As for the worst moment… I don’t dwell on those much, but I can say I was positively crestfallen when my first Finalist story for Writers of the Future did not win. It was summer 2009, and I was going through a hell of a hard time at my civilian job, as well as enduring the crucible of Warrant Officer Candidate School on the Reserve side. When I found out I was a Writers of the Future Finalist, I was certain my moment had come. At last! It was the best story I’d ever written, period. And it didn’t win! I went home from work that day and just sat at the kitchen: the picture of despair. My best work, and it didn’t even win Writers of the Future; supposedly the “entry level” market. How could I possibly hope to succeed with bigger markets, after so many years of zilch? It was a massive blow to my hopes and aspirations. But it was not fatal, thankfully. By that point I was old enough and had experienced enough hard knocks to realize that this too would pass. So I got back to work, after licking my hurt ego for a few days. The next story out the door, “Exanastasis,” actually did win Writers of the Future. Even better still: the non-winner, “Outbound,” was the story that went to Analog, and got the AnLab award, and has sold (and keeps selling) to new markets overseas. I think of it as my phoenix story. From the ashes…

4) And now for the most important question of the interview: What is the correct orientation for putting a new roll of toilet paper on the holder?

HAH! We’re bohemians in my household. We have vertical TP holders from Ikea. It’s not a question of over or under, it’s a question of left or right. And on that matter, I don’t think anyone in my family cares. (grin)

5) After years of worldwide bathroom conflicts, you’ve chosen vertical toilet paper? What madness is this? HAVE WE LIVED AND FOUGHT IN VAIN???

Ahem. What I meant to say was, as a writer, where would you like to be in ten years?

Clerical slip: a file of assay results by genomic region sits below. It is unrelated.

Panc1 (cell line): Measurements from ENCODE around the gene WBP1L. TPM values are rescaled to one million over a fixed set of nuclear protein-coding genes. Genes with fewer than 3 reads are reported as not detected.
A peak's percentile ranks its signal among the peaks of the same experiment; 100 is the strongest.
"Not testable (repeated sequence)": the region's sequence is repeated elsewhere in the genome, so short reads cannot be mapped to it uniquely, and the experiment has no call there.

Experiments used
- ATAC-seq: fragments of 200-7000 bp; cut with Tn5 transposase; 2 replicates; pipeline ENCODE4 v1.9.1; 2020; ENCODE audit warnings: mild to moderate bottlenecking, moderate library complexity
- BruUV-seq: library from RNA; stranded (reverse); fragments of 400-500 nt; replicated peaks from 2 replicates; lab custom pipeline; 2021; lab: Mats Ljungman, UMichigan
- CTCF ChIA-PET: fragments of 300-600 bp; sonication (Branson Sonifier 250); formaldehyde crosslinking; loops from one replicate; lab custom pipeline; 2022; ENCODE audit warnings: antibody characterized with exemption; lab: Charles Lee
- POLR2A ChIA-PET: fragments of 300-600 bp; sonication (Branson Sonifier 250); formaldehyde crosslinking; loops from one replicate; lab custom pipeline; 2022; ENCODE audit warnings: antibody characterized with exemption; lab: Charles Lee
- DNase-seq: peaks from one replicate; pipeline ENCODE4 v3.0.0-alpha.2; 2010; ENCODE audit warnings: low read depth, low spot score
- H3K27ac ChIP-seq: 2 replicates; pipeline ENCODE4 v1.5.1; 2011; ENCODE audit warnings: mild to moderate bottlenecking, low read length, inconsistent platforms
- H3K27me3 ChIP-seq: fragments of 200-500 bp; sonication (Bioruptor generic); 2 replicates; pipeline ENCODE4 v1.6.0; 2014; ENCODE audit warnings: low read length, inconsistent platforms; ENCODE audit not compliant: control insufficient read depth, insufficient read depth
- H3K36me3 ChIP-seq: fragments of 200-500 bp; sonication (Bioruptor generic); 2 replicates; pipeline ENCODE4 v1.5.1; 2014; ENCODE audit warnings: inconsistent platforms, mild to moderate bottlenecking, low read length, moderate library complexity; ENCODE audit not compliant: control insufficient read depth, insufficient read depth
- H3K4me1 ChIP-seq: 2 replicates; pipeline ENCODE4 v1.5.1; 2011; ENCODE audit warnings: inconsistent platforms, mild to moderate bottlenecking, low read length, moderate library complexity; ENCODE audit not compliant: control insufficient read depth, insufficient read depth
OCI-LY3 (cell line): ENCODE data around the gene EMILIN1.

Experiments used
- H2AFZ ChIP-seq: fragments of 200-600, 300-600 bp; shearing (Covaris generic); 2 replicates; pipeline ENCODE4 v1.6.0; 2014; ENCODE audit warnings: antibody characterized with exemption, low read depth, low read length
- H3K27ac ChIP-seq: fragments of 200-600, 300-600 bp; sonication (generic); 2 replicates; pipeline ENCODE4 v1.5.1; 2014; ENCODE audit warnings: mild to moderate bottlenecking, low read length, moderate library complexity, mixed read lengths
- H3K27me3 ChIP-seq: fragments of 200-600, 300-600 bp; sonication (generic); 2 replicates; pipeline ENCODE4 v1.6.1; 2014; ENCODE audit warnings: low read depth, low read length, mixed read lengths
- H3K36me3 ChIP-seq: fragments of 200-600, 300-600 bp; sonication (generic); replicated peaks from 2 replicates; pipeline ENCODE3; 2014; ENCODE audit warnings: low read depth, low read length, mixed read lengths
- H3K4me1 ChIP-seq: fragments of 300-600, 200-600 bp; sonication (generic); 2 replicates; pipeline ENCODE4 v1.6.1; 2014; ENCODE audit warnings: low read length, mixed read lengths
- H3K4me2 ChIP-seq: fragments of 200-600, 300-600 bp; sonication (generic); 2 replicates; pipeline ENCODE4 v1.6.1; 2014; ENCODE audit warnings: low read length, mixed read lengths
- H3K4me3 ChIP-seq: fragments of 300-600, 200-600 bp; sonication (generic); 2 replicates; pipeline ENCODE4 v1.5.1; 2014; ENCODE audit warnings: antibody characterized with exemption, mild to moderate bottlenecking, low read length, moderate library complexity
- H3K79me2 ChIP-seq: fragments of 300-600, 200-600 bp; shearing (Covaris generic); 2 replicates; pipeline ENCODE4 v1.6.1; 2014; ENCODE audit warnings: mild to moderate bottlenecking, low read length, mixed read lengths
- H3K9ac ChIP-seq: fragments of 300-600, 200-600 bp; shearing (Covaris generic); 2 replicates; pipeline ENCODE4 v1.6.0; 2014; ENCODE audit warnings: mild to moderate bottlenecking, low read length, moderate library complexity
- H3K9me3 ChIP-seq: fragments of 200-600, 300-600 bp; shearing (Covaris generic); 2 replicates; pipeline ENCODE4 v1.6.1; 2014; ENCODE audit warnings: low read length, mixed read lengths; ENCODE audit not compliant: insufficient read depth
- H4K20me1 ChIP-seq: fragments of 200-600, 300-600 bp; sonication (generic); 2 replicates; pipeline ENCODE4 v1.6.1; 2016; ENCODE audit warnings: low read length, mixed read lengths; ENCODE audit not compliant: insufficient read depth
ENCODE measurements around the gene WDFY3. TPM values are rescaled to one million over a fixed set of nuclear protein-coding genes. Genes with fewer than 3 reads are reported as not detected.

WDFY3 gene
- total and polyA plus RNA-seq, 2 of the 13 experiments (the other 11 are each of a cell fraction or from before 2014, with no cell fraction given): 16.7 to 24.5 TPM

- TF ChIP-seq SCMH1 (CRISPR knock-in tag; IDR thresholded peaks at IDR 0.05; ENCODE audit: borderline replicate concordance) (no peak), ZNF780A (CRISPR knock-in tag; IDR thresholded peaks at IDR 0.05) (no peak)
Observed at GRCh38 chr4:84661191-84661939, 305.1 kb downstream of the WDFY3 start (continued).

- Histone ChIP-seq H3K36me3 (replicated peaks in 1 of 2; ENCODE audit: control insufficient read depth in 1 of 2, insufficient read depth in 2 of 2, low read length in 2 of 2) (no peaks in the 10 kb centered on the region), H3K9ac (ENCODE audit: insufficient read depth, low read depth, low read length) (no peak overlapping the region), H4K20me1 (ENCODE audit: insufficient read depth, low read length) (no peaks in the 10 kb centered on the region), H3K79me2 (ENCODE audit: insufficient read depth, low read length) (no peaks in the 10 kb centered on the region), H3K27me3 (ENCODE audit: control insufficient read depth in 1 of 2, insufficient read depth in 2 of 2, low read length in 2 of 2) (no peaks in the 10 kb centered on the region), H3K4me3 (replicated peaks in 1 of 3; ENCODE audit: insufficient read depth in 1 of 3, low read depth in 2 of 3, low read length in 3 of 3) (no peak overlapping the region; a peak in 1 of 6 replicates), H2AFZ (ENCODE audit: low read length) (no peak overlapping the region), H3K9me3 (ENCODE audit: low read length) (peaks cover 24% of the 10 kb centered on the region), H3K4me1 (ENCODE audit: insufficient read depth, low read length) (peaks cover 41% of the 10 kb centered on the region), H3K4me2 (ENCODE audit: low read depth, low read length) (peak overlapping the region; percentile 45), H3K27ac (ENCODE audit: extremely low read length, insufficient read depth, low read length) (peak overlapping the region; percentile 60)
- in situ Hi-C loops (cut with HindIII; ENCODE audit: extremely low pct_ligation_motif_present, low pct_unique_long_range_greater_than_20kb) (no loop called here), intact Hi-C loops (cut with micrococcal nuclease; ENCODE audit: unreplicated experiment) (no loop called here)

Still publishing a few stories a year in Analog magazine. Hopefully publishing books with one or more major publishers. Perhaps some ancillary projects like video games or even something for Hollywood? Again, the years of failure have taught me to value the recent successes, big or small. Everything that comes to me now? It’s like a great big Halloween candy bowl. I can’t complain. I’m getting more sales and more recognition in my first two years as a published pro than I ever dared hope for when I was unpublished and struggling. I am moving forward with reserved optimism. Working as hard as I can on the next manuscript, and then the next one after that, and then the next one after that. Et cetera.

6) You’re currently nominated for the Hugo and the Nebula awards as well as the Campbell. (Congratulations, by the way!) If you could only win one, which would you pick and why?

That’s a tough call. I think the odds are best for the Campbell, though this award tends to go to novelists rather than short story writers. I am told by men like Mike Resnick that the Hugo has the most prestige, among the three, and looking at the other writers who have novelettes next to mine on the Chicon 7 Hugo ballot, I have to say I think it’s an excellently represented category this year. Top drawer work by top drawer writers. I am honored to be listed. Then again my friend Eric James Stone took the Nebula last year, and since I was his room mate at the Nebula weekend I got to see his Nebula trophy up close and personal. It’s a lovely thing!

But really, even being on the short lists is satisfying in and of itself. I will forever after be able to count my name among the (very small) group of people who’ve managed to be on all three lists at once in their careers. People like Barry Longyear. Therefore my winning even one of these awards, much less more than one, is almost too much to hope for. There are so many talented, deserving men and women who are also on these ballots with me. It’s daunting. I know that’s a very wordy non-answer, but it’s the best I can do. (grin)

7) What’s the best piece of advice you can give to an aspiring author?

Rome wasn’t built in a day, and neither will your writing career. Very, very, very few authors ever sell their first books or stories right out of the box. Learning to be a proficient professional fiction writer isn’t much different from learning to play an instrument, or a sport, at the professional level. It takes exhaustive commitment and dedication. You have to burn for it, deep down, and you cannot let yourself fall into the trap of thinking and talking about writing, without actually writing. I advise setting monthly, weekly, even daily goals. One page a day. Five pages a days. Twenty pages a week. Whatever. Just make yourself sit down and do it. And don’t fret if the early books or stories don’t sell. It’s all part of your development. Embrace the struggle. Learn as you go. You will grow more as a writer through writing, than you will through almost any other type of activity.

Jim C. Hines